WASHINGTON — President Joe Biden tested positive for COVID-19 again Saturday, slightly more than three days after he was cleared to exit coronavirus isolation, the White House said, in a rare case of “rebound” following treatment with an anti-viral drug.
White House physician Dr. Kevin O’Connor said in a letter that Biden “has experienced no reemergence of symptoms, and continues to feel quite well.”
Biden must remain in isolation for at least five days according to Centers for Disease Control and Prevention Guidelines. According to the agency, most cases of rebound disease are mild. No severe illness has been recorded during this time.
Word of Biden’s positive test came just two hours after the White House announced a presidential visit to Michigan this coming Tuesday to highlight the passage of a bill to promote domestic high-tech manufacturing. Biden was also scheduled to visit Wilmington, Delaware on Sunday morning. This is where Jill Biden, first lady, has been living while Biden was feeling positive. Biden is now back in isolation and both trips were cancelled.
Biden, who is 79 years old, received treatment with Paxlovid (an anti-viral medication) and was subsequently tested positive on Tuesday and Wednesday for the virus. The doctor cleared Biden to go home after he was able to wear a mask indoors and leave the isolation unit. He was among the few who were able to pass the positive test and is now eligible for the medication in the event of a second case.
Biden tested negative while he was in the White House. He continued to hold indoor meetings and in-person events, and was still wearing a mask according to CDC guidelines. However, the President removed the mask from indoors during his remarks and during meetings with White House CEOs.
Asked why Biden appeared to be breaching CDC protocols, press secretary Karine Jean-Pierre said, “They were socially distanced. Both were too far apart. So we made it safe for them to be together, to be on that stage.”
While regulators continue to study the frequency and virulence, rebound cases are being reported by doctors within two- to eight days of initial tests negative.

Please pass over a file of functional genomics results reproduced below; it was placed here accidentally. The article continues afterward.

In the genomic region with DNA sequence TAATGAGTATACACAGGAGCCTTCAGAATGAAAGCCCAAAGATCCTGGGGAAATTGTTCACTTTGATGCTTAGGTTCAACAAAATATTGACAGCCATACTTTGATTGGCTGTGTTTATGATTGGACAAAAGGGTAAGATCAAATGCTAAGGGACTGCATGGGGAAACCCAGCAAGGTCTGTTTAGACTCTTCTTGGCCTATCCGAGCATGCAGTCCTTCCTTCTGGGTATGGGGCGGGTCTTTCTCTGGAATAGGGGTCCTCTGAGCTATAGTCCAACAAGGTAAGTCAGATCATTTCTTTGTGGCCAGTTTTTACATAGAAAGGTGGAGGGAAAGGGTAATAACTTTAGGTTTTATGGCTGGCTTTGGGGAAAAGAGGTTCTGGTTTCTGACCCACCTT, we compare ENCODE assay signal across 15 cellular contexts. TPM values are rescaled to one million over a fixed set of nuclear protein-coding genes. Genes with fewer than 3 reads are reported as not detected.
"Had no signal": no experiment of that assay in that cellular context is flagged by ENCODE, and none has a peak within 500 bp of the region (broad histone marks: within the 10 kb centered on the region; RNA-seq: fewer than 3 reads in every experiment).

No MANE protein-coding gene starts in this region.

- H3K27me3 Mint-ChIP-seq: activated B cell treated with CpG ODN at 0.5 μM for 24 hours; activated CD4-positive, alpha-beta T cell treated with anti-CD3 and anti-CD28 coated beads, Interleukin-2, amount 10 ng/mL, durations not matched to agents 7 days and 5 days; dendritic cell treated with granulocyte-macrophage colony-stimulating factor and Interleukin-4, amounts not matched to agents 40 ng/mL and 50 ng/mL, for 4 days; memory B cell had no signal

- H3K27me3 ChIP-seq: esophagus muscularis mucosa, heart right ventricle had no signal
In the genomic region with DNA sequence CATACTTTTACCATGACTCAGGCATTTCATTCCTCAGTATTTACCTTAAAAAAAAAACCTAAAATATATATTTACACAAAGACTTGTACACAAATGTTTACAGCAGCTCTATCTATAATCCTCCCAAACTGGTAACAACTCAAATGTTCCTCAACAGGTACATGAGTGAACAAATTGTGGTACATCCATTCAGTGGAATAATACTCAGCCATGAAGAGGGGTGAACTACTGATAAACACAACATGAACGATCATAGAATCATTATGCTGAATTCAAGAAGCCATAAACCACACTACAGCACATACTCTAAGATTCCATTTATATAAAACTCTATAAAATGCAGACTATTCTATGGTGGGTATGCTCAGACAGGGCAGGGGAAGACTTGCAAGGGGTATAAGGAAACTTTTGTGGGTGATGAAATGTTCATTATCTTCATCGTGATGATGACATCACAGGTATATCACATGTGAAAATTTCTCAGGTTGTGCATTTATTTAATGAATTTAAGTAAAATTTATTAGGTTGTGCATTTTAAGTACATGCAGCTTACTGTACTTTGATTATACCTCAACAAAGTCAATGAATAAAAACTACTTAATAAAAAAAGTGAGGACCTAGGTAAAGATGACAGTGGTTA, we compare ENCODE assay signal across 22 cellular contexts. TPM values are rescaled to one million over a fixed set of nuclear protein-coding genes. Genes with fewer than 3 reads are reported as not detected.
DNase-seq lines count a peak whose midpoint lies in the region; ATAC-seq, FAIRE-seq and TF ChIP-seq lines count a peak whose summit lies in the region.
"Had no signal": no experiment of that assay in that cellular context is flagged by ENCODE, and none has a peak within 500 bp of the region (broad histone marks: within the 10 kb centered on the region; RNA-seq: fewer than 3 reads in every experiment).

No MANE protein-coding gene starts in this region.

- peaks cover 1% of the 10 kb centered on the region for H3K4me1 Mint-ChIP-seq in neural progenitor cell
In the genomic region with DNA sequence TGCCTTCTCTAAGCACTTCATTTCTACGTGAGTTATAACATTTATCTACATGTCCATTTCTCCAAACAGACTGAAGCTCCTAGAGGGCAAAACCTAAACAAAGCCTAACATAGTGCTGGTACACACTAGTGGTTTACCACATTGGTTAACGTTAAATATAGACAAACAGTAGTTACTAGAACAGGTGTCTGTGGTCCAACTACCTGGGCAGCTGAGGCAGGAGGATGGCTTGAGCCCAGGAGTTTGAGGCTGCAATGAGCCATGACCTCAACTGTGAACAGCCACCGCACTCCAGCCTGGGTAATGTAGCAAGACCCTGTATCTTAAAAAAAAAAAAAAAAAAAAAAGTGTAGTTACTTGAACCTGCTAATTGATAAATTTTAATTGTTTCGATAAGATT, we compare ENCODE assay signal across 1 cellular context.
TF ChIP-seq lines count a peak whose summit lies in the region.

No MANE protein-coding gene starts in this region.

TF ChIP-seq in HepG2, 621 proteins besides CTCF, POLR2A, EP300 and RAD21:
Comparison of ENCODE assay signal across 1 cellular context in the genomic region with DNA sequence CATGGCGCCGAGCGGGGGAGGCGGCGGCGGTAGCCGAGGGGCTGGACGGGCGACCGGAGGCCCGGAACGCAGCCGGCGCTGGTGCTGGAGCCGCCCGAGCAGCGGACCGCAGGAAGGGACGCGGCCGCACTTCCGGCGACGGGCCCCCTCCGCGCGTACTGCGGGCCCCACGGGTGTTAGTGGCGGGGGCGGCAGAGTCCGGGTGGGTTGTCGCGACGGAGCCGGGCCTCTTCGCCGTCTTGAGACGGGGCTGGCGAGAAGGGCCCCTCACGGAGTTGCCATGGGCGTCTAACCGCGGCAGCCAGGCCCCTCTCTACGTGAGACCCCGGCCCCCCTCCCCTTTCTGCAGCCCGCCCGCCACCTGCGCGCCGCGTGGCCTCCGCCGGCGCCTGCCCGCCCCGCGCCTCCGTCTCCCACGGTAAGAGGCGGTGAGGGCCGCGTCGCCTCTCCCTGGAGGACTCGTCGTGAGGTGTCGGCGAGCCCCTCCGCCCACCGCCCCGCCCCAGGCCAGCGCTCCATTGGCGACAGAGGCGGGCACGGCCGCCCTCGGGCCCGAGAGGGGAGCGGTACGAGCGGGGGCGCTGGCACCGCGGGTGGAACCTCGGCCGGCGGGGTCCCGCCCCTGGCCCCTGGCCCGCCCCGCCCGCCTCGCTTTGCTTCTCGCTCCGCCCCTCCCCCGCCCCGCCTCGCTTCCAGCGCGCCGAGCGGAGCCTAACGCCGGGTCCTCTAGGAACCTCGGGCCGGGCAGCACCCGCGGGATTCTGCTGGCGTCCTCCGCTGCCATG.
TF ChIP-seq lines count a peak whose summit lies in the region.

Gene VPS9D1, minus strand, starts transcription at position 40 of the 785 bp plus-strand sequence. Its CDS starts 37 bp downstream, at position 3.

“Limited information currently available from case reports suggests that persons treated with Paxlovid who experience COVID-19 rebound have had mild illness; there are no reports of severe disease,” the agency said at the time.
When Biden was initially released from isolation on Wednesday, O’Connor said the president would “increase his testing cadence” to catch any potential rebound of the virus.
White House COVID-19 coordinator Dr. Ashish Jha told reporters on Monday that “the clinical data suggests that between 5 and 8 percent of people have rebound” after Paxlovid treatment.
Paxlovid was shown to dramatically reduce death rates among COVID-19-affected individuals. U.S. officials encourage those with positive results to talk to their doctor or pharmacist to determine if the treatment should be recommended, even if there is a rebound risk.
Biden is now fully vaccinated. He received two doses Pfizer Coronavirus vaccine in the weeks before his election. The first dose was September. An additional shot March 30.
While patients who have recovered from earlier variants of COVID-19 have tended to have high levels of immunity to future reinfection for 90 days, Jha said that the BA.5 subvariant that infected Biden has proven to be more “immune-evasive.”
“We have seen lots of people get reinfected within 90 days,” he said, adding that officials don’t yet have data on how long those who have recovered from the BA.5 strain have protection from reinfection.
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